In 2020, the average person in Singapore consumed around 36kg of chicken. In fact, chicken is touted to be the most consumed type of meat that year, and it continues to be one of the most consumed meats in Singapore.
According to the Singapore Food Agency (SFA), 34 per cent of Singapore’s chicken supply in 2021 are imported from Malaysia — this is more than a third of the country’s chicken supply.
The chicken arrives from Malaysia live, before it gets slaughtered in Singapore. The end product? The fresh, chilled meat you see in grocery stores, hawkers, restaurants.
Besides the Covid-19 impact on global supply chains ringing an alarm for Singapore’s food source supply, the recent chicken export ban on Malaysia’s side since the start of June this year has further heightened concerns.
Malaysian Prime Minister Sabri Yaakob detailed that the ban would see 3.6 million chickens a month no longer being imported to Singapore in order to stabilise Malaysia’s domestic supply and stem inflation.
Even though the ban is expected to lift after a few months, it has gotten Singapore scrambling to secure food resources domestically, bringing plant-based chicken meat and cultivated chicken meat into the equation.
But, to what extent will these sources of meat be able to plug the demand for chicken in Singapore?
Why the hype around plant-based and cultivated chicken meat?
Interestingly, plant-based and cultivated chicken meat taste and feel like real chicken meat.
Plant-based chicken meat specifically, is made with a combination of plant materials that are designed to mimic the taste, appearance and texture of specific meats.
Usual ingredients include pea protein to make the meat firm and fibrous, sunflower or coconut oil that acts as a binding ingredient for protein to achieve the juicy texture in real chicken meat, and some form of plant-based thickener like methyl cellulose to hold everything together.
Even though there are plant-based meats like veggie patty options, these kind of alternative plant-based meats are different in terms of how they are marketed. While the former is more catered to vegetarians or vegans, the latter is publicised to taste like meat and is marketed to meat-eating customers as an alternative to real meat.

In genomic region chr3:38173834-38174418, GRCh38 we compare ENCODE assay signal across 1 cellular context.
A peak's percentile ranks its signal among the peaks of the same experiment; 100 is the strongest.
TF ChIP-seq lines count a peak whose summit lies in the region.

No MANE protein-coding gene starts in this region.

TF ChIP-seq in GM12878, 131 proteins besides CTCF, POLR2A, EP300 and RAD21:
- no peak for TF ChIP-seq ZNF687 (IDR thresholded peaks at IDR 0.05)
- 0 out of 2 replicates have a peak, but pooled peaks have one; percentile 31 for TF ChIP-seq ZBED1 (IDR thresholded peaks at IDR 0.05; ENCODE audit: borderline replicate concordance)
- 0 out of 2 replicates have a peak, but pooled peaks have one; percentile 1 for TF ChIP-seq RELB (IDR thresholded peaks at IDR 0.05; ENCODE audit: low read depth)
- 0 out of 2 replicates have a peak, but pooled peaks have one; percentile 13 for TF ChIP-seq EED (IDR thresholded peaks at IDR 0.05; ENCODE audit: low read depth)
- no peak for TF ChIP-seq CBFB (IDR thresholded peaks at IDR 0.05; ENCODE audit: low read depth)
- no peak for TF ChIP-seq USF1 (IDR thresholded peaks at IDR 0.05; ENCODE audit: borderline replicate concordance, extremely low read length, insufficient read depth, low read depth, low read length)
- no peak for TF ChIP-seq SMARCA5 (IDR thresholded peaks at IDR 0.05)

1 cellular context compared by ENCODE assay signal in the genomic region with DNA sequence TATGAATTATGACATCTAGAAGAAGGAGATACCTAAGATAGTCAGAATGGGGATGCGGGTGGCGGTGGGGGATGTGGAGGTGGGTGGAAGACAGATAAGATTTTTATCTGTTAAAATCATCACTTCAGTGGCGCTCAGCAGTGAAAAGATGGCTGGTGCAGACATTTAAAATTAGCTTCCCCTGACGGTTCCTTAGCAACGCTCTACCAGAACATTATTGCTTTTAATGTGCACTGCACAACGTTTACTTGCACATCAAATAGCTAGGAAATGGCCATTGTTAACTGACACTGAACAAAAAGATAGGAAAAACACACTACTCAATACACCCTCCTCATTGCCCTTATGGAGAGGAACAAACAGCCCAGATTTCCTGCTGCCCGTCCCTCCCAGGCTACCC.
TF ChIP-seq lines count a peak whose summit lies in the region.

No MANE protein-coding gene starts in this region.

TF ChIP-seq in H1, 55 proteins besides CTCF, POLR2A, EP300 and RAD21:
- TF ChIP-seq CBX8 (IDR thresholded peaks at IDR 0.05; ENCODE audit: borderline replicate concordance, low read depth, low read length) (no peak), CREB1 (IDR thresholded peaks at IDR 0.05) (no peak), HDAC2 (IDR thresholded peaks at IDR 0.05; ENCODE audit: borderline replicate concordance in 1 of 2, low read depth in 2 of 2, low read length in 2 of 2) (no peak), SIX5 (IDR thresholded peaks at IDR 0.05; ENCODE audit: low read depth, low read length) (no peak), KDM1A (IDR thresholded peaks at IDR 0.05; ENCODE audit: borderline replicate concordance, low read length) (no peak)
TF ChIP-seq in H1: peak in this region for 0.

It was not only until recent years that alternative plant-based meats gained traction among consumers. Catalysed by the concerns over disease outbreak from close human-animal interactions, especially after the outbreak of the Covid-19 pandemic, many have started rethinking their food sources and systems.
Another catalyst for exploring plant-based meats is how environmentally friendly its production is compared to conventional meats.
The world’s pace of real meat consumption is becoming highly detrimental to the environment. According to Jonathan Foley’s “The Five Step Plan to Feed the World”, the industry currently uses up nearly the size of Africa to raise livestock, and one-third of farmable land to grow crops for these animals.
In other words, resources like water used in the real meat industry can get excessive, with majority of the world’s carbon dioxide emissions also arising from its production.
The Food and Agriculture Organisation of the United Nations (FAO) highlights that global real meat production makes up 14.5 per cent of all human induced emissions, which equates to 7.1 gigatonnes of carbon dioxide emissions per year.
On the contrary, alternative plant-based meats’ emissions are 10 to 50 times smaller than those from animal products. Similarly, the Blue Horizon’s 2020 ‘Environmental Impacts of Animal and Plant-based Food Report’ highlights that plant-based meats use less land and water on average, as well as produce less carbon dioxide emissions compared to conventional real chicken meat.
This would also free a considerable amount of land for climate mitigation strategies, food security and biodiversity protection since crops can be used directly to make plant-based meat instead of using additional land to raise animals.
As such, concerns over the environment and disease outbreak in recent years have caused the demand for plant-based meats to surge, as seen from the worldwide search interest for the term “plant-based meat” skyrocketing in early 2019.
In terms of commercialisation, market research company Euromonitor states that the global alternative meat sector is worth US$20.7 billion, and is set to grow to US$23.2 billion by 2024.
Investors are seeing this as a great opportunity to tap into the alternative protein market while ramping up support to nurture the sector growth. Coupled with increased consumer awareness around the health and environmental aspects of alternative protein, the sector is expected to attract more investors over the years.
– Alex Ward, Chief Operating Officer, Next Gen Foods
Singapore startups are rising up to the challenge
Founded in 2020, Singapore-based food tech startup Next Gen Foods developed and commercialised innovative and sustainable plant-based food products.
Backed by a team with experience in plant-based food technology, global brand development and distribution scale-up, they aim to create a more sustainable way to live, through the production of plant-based meats that minimises greenhouse gas emissions.